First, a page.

In sum, holistic practitioners speak about the body's capacity for healing itself; since meditation leads to a peaceful, relaxed state with measurable physiological benefits. Healing is facilitated presumably by moderating the state of arousal generated by chronic stress. There is a variety of stress-reducing techniques available, such as hypnosis, progressive relaxation, biofeedback , guided imagery, and aerobic exercise. Health consumers are encouraged to investigate the various techniques and seek referrals to good physicians, therapists, or stress counselors who are willing to design a flexible program that meets their needs.



Astin, John A., and others. "Meditation." In Clinician's Complete Reference to Complementary and Alternative Medicine, edited by Donald Novey. St. Louis, MO: Mosby, 2000.

Baime, Michael J. "Meditation and Mindfulness." In Essentials of Complementary and Alternative Medicine, edited by Wayne B. Jonas and Jeffrey S. Levin. Baltimore, MD: Lippincott Williams and Wilkins, 1999.

Benson, Herbert, M.D. with Miram Z. Klipper. The Relaxation Response. New York: Avon Books, 1975.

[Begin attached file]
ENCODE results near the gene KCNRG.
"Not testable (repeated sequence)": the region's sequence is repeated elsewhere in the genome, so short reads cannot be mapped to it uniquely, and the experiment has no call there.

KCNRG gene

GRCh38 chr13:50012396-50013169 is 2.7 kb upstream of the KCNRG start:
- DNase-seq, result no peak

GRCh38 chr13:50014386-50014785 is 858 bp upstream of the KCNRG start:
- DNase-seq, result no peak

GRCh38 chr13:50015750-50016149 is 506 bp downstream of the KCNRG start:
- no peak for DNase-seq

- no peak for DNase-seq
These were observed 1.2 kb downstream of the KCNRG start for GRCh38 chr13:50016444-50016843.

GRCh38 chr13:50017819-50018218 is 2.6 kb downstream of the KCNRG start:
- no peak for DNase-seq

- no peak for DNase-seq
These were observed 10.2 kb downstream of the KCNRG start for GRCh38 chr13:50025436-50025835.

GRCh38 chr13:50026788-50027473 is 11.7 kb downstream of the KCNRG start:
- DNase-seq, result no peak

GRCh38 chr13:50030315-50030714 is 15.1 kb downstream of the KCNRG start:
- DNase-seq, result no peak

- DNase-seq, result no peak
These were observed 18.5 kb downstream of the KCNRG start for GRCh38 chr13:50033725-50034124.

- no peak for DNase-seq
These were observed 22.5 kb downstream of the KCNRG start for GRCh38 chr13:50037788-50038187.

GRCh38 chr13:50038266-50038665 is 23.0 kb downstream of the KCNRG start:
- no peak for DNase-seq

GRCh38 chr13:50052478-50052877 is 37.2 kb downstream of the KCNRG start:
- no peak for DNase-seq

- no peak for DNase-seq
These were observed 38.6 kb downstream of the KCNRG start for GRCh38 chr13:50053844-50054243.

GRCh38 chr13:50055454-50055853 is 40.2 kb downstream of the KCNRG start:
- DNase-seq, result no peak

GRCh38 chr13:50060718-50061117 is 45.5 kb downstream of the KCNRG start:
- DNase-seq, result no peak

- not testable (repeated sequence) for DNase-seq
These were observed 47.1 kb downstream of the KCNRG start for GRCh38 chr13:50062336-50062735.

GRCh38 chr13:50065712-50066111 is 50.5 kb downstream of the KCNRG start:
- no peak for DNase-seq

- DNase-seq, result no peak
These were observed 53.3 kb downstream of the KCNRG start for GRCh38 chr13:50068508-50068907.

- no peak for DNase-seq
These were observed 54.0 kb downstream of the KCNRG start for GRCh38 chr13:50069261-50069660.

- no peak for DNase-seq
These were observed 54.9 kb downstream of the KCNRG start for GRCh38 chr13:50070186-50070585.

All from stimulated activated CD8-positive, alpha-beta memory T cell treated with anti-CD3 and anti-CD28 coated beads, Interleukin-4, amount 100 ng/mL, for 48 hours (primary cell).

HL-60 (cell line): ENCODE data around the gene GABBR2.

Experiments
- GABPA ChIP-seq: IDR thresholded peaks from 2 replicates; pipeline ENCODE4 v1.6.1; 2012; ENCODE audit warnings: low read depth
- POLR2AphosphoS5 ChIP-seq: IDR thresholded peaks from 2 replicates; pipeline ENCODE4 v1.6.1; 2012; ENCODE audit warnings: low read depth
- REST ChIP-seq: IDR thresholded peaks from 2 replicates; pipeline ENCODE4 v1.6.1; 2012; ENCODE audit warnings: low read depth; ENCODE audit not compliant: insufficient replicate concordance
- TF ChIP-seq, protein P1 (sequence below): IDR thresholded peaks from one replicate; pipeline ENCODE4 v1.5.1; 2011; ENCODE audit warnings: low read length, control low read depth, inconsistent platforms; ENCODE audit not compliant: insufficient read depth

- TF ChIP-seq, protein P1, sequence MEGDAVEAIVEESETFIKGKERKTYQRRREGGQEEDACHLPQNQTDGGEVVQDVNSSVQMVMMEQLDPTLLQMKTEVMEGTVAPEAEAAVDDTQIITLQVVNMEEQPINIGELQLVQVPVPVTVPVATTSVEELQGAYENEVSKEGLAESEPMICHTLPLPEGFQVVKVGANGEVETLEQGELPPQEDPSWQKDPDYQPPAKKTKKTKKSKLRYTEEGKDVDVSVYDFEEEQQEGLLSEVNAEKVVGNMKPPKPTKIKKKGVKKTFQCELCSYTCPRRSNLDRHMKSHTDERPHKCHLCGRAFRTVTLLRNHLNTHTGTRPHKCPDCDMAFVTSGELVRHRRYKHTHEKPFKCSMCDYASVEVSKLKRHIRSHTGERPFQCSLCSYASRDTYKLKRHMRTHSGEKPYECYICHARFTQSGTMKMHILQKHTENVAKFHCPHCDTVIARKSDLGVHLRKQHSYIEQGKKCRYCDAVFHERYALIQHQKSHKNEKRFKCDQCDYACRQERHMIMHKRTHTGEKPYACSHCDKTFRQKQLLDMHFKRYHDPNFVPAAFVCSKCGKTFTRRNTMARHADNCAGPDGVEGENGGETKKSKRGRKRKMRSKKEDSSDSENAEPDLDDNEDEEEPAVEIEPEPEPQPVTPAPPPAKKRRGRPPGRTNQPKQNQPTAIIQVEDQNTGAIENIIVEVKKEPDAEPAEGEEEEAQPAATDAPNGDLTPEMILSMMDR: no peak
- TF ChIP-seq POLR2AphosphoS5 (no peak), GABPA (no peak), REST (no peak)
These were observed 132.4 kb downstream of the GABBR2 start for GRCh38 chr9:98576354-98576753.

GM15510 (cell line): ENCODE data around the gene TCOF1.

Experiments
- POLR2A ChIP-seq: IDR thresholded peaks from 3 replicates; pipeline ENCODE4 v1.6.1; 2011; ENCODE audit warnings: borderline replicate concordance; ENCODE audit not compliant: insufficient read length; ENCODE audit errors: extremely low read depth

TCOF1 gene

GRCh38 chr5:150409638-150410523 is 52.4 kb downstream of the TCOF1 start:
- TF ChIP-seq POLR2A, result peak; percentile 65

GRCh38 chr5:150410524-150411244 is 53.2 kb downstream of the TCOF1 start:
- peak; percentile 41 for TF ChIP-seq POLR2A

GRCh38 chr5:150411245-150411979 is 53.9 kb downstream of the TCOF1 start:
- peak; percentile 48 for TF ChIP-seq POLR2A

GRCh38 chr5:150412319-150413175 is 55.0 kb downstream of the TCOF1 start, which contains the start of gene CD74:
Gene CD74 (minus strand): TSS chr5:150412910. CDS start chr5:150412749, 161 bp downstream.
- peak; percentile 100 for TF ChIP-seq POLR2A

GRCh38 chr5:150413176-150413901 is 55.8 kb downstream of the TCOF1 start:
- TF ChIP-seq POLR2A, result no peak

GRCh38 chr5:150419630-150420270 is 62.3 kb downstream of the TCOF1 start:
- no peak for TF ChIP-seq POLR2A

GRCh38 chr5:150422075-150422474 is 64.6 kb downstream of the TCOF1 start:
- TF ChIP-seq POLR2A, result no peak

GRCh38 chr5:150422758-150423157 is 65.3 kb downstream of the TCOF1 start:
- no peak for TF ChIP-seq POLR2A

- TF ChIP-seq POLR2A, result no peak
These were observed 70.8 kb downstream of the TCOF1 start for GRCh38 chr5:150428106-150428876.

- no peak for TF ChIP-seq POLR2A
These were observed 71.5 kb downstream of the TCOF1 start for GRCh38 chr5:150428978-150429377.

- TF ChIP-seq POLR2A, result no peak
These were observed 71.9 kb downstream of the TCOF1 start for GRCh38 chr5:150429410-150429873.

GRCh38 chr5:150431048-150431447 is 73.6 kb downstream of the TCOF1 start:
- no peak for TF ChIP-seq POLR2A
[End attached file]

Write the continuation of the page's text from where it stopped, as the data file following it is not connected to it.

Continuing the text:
Kaplan, Harold I., and Benjamin J. Sadock. "Alternative Medicine and Psychiatry." In Kaplan and Sadock's Synopsis of Psychiatry: Behavioral Sciences / Clinical Psychiatry. 8th ed. Baltimore, MD: Lippincott Williams and Wilkins, 1998.

Turpin, Graham C. H., and Michael Heap. "Arousal Reduction >Methods: Relaxation, Biofeedback, Meditation, and Hypnosis." In Comprehensive Clinical Psychology, edited by Alan S. Bellack and Michel Hersen. Volume 6 edited by Paul Salkovskis. Oxford, UK: Elsevier Science, 1998.


Li, Ming, Kevin Chen, and Zhixian Mo. "Use of Qigong >Therapy in the Detoxification of Heroin Addicts." Alternative Therapies in Health and Medicine 8, no. 1 (January/February 2002): 50-59.


Insight Meditation Society. 1230 Pleasant, St. Barre, MA >01005. (978) 355-4378. <> .

Mind/Body Medical Institute. 110 Francis Street, Boston, MA >02215. (617) 632-9530. <> .

National Center for Complementary and Alternative Medicine. >NCCAM Clearinghouse, P.O. Box 7923, Gaithersburg, MD 20898. (888) 644-6226. <> .

Linda Chrisman Tanja Bekhuis, Ph.D.